In MR images of the head, we can assume that any voxel that is not background noise must be part of the head. Therefore, if we can determine what the background noise looks like, we can isolate the head. The problem of locating the intracranial boundary then becomes simpler because we know (approximately) where, within the head, the brain should be.
By assuming the MR scanner produces normally distributed white noise, Brummer et al. have shown that background noise in the reconstructed PD-weighted MR volumes has a Rayleigh distribution :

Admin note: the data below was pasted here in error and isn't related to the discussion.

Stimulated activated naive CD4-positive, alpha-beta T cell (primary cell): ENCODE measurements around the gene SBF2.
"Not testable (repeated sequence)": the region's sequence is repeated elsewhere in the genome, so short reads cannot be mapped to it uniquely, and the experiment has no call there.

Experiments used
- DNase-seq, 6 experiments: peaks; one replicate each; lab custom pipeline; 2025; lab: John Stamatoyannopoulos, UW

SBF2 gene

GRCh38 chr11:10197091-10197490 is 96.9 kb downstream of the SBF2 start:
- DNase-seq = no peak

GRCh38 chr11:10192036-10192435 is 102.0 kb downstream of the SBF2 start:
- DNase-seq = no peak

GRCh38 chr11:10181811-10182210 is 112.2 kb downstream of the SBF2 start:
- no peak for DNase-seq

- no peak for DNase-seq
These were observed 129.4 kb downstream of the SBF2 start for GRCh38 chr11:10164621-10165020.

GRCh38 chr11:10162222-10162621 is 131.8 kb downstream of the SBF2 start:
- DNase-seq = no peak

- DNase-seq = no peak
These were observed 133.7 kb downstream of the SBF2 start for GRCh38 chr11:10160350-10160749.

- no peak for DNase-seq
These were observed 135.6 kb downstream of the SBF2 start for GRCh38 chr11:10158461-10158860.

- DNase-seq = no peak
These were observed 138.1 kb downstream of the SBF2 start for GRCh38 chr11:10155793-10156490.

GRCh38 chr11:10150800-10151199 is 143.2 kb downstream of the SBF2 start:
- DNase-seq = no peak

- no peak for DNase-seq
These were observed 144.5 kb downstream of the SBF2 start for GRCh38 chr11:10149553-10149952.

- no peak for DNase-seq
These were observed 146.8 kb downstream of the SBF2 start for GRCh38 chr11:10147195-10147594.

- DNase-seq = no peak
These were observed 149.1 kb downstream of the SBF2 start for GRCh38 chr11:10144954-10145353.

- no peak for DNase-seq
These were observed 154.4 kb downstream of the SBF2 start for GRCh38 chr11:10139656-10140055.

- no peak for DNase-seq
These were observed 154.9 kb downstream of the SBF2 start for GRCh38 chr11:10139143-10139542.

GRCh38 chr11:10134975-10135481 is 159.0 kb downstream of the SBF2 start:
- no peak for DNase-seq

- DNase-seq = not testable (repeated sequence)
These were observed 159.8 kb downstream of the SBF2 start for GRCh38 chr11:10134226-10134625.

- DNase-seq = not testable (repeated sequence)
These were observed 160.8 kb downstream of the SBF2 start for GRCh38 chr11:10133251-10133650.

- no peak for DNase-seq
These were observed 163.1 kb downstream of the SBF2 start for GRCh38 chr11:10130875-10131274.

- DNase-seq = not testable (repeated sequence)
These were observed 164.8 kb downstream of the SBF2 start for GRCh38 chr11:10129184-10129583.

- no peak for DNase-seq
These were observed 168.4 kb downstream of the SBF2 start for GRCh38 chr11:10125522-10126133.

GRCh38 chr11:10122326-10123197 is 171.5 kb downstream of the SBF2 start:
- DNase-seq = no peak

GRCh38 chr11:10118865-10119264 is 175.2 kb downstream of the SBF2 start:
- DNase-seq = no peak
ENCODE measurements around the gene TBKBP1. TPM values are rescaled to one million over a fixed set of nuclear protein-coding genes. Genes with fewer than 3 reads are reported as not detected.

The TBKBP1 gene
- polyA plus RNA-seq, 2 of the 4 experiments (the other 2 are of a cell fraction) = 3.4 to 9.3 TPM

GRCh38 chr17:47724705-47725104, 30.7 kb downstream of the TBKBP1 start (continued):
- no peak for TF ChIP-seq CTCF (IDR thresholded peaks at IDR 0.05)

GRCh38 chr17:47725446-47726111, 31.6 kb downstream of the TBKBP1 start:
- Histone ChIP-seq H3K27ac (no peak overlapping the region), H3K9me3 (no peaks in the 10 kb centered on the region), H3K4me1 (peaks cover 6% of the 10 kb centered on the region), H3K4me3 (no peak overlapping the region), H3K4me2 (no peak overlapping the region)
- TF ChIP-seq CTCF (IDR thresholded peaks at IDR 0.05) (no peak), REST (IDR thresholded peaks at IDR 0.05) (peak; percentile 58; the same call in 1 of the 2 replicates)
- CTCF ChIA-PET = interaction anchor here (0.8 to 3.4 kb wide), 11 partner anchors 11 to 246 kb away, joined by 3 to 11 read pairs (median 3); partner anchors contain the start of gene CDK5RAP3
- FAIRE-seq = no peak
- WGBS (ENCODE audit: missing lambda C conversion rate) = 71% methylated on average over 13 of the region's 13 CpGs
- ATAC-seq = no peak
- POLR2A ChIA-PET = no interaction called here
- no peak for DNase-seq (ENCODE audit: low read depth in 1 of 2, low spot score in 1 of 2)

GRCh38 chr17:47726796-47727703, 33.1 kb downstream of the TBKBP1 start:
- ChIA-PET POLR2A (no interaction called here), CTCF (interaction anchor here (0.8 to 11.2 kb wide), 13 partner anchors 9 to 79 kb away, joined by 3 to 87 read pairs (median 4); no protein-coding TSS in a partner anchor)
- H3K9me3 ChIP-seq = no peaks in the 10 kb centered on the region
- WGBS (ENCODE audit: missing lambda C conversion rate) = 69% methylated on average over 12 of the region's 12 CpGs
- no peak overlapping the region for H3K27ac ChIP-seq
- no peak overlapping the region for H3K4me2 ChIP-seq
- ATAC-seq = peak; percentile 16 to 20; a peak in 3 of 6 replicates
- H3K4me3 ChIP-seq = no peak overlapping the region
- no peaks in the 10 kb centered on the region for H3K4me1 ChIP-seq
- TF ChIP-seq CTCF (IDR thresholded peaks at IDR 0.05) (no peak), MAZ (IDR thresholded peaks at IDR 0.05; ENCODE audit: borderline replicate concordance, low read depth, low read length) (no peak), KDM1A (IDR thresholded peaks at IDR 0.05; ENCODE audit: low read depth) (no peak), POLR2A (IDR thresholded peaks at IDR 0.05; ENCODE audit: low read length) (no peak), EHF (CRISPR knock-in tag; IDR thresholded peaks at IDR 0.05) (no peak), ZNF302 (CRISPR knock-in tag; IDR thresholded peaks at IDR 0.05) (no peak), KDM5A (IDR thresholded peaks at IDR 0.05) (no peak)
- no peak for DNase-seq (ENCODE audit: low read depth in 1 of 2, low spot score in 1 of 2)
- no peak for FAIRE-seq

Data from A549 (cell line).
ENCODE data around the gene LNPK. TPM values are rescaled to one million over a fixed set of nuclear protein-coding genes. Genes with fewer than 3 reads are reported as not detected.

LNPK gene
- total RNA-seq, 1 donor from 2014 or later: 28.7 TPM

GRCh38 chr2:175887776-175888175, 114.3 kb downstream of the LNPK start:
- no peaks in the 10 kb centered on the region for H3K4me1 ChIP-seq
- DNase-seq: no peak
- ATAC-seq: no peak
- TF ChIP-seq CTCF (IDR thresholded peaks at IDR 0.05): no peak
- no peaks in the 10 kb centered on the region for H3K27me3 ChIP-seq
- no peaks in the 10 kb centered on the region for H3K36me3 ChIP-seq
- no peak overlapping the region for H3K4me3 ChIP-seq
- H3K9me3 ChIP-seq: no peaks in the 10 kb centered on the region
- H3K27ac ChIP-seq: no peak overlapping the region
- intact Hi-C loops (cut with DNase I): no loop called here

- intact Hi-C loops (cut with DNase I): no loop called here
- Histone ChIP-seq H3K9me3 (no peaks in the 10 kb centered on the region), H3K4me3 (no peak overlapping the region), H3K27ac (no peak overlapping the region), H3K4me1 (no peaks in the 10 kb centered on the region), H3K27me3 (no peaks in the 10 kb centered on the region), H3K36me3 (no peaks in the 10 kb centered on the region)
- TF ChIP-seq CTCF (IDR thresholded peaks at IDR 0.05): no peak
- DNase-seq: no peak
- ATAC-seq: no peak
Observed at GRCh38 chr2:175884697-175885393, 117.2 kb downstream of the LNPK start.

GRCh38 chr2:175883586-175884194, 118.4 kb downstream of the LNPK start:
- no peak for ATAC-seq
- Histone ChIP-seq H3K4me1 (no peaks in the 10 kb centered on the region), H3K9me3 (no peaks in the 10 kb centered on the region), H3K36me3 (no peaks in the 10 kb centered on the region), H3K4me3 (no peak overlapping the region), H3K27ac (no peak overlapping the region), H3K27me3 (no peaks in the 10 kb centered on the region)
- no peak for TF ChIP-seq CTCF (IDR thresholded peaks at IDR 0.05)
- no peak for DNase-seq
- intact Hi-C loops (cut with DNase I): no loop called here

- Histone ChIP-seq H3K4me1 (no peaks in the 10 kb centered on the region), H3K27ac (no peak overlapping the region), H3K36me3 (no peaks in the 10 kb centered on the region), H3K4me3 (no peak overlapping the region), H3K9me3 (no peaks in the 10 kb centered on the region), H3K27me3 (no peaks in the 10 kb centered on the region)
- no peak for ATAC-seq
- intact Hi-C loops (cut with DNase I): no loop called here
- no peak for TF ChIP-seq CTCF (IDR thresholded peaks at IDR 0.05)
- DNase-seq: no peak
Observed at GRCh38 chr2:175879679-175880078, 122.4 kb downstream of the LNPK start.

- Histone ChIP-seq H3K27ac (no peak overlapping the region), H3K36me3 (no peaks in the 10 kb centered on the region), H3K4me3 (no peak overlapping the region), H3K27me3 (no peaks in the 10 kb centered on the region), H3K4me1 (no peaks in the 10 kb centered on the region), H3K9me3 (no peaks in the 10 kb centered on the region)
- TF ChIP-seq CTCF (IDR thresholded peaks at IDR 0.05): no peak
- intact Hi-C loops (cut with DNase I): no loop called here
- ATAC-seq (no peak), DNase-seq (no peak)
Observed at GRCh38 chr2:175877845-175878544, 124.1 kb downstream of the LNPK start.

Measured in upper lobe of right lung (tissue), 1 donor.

where is the noise intensity and is the standard deviation of the white noise. As shown in Figure 2.7, this distribution is easily visible in the low intensity range of the uncorrected MRI histogram.
Figure 2.7: A truncated histogram of a PD-weighted MR volume. The background noise at the low end of the histogram is characterized by a Rayleigh distribution.